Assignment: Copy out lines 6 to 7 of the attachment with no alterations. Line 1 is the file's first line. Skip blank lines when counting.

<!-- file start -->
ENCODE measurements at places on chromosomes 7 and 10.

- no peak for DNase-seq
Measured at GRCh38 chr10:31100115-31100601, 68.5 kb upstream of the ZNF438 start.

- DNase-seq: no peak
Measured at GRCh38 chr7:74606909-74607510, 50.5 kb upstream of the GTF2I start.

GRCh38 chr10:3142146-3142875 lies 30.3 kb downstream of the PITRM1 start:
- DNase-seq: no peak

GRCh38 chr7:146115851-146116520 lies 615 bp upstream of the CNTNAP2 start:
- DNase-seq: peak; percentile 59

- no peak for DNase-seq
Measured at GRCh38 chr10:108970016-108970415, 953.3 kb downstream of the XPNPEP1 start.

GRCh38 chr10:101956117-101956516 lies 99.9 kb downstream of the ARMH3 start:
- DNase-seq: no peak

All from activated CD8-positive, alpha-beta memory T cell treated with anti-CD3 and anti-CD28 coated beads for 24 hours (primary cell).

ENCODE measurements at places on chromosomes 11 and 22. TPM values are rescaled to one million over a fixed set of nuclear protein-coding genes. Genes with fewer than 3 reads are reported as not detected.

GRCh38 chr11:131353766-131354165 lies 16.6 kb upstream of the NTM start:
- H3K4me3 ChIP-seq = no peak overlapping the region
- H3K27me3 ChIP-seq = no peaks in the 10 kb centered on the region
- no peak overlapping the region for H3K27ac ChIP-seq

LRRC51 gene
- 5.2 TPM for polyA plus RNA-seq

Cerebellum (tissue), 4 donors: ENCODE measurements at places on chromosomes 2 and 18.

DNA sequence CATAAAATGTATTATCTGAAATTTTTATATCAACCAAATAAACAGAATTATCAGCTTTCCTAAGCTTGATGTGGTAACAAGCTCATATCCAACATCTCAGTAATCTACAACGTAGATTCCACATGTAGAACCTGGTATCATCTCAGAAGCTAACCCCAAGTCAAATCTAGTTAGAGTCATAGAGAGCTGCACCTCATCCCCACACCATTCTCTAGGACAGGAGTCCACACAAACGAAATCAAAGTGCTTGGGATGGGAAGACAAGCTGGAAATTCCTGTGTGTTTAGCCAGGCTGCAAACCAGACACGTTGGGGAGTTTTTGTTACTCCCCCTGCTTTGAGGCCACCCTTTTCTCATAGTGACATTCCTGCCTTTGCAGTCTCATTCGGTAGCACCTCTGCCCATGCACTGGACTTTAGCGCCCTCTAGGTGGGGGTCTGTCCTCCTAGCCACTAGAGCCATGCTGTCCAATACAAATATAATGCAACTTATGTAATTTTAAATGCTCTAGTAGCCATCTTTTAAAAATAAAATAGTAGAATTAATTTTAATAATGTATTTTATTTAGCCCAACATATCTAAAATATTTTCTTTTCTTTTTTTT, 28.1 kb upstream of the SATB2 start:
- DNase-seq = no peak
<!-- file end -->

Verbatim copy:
GRCh38 chr10:3142146-3142875 lies 30.3 kb downstream of the PITRM1 start:
- DNase-seq: no peak